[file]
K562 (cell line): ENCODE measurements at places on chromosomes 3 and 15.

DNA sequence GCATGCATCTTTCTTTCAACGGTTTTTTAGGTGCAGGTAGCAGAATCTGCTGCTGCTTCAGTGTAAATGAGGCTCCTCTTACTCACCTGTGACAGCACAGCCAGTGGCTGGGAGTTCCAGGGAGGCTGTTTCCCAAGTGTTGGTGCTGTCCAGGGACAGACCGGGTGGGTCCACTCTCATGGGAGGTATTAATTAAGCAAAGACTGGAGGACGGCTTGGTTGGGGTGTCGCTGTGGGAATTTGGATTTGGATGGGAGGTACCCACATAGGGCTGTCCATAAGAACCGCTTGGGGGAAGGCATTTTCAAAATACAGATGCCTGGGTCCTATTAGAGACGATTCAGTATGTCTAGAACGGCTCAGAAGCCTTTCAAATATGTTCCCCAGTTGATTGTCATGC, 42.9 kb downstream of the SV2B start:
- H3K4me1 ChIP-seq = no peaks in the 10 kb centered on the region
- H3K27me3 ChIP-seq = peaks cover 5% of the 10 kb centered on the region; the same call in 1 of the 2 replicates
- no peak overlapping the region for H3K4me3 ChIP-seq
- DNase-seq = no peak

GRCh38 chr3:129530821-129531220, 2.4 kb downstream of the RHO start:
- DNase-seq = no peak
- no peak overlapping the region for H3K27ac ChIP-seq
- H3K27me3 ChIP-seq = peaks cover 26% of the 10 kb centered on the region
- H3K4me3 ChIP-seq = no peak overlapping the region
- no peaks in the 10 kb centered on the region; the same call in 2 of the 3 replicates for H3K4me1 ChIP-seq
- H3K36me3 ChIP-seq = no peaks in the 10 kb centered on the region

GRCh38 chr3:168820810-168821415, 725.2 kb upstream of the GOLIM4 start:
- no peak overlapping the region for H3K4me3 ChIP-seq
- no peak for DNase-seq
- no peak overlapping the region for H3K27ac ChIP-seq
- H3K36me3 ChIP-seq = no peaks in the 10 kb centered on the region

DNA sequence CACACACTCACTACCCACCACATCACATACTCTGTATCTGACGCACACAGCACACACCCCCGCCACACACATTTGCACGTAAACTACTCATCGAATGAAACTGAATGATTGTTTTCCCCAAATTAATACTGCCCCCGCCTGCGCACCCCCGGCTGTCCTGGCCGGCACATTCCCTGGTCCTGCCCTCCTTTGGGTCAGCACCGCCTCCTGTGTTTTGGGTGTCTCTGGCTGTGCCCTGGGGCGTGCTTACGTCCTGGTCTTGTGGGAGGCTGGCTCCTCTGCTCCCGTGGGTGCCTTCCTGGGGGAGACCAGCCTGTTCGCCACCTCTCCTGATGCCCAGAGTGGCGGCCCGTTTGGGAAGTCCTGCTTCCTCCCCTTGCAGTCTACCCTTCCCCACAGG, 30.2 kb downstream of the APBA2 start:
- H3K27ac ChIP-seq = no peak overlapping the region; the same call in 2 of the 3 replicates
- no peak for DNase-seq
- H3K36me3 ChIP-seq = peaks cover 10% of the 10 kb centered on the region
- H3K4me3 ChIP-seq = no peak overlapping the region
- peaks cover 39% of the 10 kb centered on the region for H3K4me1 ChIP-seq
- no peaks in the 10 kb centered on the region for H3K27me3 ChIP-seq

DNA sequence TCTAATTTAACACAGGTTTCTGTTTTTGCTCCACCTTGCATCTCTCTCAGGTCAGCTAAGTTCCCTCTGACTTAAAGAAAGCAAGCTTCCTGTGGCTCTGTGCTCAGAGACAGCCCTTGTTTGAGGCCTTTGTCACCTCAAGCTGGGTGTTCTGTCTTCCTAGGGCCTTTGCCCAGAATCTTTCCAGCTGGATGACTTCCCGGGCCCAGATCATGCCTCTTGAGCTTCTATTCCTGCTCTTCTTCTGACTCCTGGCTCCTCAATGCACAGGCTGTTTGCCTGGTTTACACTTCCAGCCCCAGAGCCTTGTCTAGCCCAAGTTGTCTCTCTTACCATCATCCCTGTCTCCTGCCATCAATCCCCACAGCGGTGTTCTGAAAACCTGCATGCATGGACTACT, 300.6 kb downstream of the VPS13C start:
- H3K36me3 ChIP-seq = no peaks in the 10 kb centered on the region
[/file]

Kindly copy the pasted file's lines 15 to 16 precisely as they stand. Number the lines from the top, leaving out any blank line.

- no peak overlapping the region for H3K4me3 ChIP-seq
- no peak for DNase-seq